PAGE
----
We both kept trying to reassure the other that Cindy would not tip over nor would she be nudged over the cliff; yeah right, tell that to the adrenaline chip in our heads that sent pump after pump of the drug with every heave of Cindy. I was first in saying that I was terrified and within a minute, Gerson said the same. With a quick squeeze of the hands, we agreed to go "downstairs" and give Cindy an extra 400 pounds of weight below her center of gravity.
Fortunately the winds died soon thereafter but our nerves continued to twitch. Just imagine being 10 feet up in the air and not only feeling your bed sway, but rather, be pushed over to one side with several buffets of wind and then to be let go, only to abruptly rock back into place. Not to mention the screeching sound of fingernails along a chalkboard as ice scraped across Cindy's sides.
Yet, Cindy surprised us again with her sturdiness and her ability to weather just about anything. She even kicked over her engine in the freezing temperatures following the winds. She is a tough old broad, that she is!
Once our nerves were back in their proper place, we ventured up to the mountain for a little skiing/boarding. We rented our equipment (which took a few adjustments and all was fine) and we had a blast cruising on the powder dry snow and on the virtually vacant slopes. Not a bad way to spend a July birthday...my first time skiing for its celebration - how cool is that!,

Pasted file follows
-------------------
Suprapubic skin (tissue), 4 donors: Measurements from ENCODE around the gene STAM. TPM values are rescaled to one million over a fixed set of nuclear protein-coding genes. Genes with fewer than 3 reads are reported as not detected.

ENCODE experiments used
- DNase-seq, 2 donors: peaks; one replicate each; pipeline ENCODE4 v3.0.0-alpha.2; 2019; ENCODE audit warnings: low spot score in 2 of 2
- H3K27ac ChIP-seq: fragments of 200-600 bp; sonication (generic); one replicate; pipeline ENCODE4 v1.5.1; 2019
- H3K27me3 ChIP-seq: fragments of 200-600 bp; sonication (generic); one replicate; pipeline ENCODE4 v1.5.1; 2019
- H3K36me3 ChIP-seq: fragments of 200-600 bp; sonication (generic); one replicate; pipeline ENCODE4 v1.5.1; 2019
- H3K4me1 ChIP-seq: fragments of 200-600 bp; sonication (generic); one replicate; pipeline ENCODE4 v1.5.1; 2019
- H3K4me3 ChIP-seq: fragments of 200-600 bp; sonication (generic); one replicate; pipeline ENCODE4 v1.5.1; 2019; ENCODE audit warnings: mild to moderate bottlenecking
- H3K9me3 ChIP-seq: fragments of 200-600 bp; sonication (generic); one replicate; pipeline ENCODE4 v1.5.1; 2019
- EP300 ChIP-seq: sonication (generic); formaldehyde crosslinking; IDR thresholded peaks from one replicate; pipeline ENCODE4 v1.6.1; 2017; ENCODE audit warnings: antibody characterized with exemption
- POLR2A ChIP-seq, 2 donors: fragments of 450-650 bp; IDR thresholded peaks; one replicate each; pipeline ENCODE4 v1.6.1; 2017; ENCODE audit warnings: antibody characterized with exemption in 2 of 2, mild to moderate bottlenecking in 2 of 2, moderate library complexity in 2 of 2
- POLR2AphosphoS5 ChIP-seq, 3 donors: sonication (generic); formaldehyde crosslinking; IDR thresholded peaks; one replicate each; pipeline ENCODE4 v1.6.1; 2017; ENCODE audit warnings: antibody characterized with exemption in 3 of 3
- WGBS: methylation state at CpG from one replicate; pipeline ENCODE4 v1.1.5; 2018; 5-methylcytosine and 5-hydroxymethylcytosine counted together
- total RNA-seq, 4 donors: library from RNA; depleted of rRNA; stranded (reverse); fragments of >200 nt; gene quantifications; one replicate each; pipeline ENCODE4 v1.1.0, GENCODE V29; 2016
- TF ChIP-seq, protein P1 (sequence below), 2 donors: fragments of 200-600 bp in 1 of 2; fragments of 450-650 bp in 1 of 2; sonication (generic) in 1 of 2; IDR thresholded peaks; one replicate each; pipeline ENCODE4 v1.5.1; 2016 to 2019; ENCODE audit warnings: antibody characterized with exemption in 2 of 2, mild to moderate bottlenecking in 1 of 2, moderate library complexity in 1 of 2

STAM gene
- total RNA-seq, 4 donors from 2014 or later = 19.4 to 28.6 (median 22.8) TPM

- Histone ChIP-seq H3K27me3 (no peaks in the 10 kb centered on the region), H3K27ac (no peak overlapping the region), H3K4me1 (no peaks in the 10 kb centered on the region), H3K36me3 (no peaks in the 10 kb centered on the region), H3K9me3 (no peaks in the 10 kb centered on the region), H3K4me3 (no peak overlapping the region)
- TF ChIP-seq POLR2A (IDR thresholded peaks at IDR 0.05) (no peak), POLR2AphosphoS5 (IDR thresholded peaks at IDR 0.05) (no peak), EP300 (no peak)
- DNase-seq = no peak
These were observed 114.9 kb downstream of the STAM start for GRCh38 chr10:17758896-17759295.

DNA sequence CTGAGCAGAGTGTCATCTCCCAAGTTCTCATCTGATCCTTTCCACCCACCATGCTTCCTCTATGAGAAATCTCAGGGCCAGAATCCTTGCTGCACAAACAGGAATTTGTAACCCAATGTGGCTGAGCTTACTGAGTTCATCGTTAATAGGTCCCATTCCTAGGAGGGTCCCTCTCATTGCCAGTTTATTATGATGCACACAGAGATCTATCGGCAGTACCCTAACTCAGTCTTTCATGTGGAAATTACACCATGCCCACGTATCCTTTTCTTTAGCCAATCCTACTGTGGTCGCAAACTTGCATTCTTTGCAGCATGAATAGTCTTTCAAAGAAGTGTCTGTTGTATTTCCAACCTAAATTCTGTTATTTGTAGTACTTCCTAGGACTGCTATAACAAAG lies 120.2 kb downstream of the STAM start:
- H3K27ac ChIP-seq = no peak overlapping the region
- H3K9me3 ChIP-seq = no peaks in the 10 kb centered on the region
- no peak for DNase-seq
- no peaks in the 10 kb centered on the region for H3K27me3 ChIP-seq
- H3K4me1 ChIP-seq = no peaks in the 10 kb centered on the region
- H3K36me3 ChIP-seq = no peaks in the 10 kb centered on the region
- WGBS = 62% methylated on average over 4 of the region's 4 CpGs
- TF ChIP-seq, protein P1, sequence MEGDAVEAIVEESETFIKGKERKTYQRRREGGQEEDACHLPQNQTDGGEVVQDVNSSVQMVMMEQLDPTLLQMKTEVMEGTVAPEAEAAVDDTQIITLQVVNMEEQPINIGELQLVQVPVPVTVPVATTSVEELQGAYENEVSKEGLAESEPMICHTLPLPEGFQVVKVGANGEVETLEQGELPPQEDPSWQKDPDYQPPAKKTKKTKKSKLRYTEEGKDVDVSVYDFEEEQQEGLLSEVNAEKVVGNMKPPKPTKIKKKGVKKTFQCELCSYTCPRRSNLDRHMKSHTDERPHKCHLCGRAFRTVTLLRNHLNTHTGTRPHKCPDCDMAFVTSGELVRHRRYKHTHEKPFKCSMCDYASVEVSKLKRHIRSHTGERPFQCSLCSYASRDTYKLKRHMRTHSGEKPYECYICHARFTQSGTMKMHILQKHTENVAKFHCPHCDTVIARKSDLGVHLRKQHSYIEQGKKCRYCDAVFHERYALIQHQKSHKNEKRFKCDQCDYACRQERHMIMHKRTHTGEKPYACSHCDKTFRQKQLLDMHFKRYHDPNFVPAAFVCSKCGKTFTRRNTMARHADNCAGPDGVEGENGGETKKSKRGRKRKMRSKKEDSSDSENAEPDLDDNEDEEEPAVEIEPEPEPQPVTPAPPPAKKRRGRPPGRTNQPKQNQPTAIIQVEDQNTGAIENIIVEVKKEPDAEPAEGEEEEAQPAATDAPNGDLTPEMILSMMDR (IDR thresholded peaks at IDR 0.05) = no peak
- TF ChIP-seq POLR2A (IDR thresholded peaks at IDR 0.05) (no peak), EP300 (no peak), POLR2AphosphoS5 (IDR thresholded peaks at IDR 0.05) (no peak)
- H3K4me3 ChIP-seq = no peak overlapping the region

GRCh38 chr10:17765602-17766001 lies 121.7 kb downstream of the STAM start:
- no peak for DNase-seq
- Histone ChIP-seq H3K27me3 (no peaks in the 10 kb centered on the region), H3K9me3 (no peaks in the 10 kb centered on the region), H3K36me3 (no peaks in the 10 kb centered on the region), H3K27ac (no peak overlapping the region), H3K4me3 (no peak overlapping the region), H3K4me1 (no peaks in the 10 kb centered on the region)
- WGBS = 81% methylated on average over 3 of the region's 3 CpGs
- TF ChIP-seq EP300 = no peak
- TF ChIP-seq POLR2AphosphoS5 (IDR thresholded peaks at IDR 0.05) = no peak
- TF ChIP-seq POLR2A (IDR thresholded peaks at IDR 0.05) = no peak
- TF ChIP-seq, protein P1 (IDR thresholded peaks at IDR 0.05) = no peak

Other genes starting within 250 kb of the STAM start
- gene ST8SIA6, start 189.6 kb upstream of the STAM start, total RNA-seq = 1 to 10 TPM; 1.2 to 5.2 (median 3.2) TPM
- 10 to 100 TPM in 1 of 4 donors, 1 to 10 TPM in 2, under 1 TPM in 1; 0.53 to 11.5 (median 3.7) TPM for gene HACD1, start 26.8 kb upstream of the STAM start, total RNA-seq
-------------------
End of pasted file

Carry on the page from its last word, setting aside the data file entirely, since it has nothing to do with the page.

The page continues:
The next day we awakened to blinding sunshine and one of the finest skiing/boarding days you could ask for. Needless to say, we hurried up onto the slopes and suffered through several hours of adrenaline fun.
We came back to Santiago after our phenomenal day and gave a ride to Matt and Noah from Toronto, Canada. Matt and Noah are on a snow quest - 27 days of skiing/boarding anything they can in Chile. I have asked them to send me some pictures of their antics and I will look to post them in our new section "Friend's Adventures".
Noah and Matt stayed around the corner from us and we saw them off to Portillo the next day. We were quite taken aback by the warm and sincere thank-yous and goodbyes, especially in a written form from Matt. We were greatly touched and we hope to keep in touch with these two snow bums.
Saturday saw us running around trying to get the parts to change our propane
system to accommodate the Chilean propane bottles and hookup. After
numerous attempts to fill our tanks and being rebuffed each time, we relented
and adapted our hardware to the Chilean's propane system.
In my previous page, I forgot to mention that Gerson and I have been officially baptized Santiagoans. We learned that narrow sidewalks plus water-filled potholes and fast moving buses can result in an unexpected bath of sorts. To our chagrin, we received our baptism while waiting to cross the street. Once we stopped laughing, we shook ourselves off like dogs and ventured across the street. We even had a few locals chuckling right along with us...what a sight we must have been!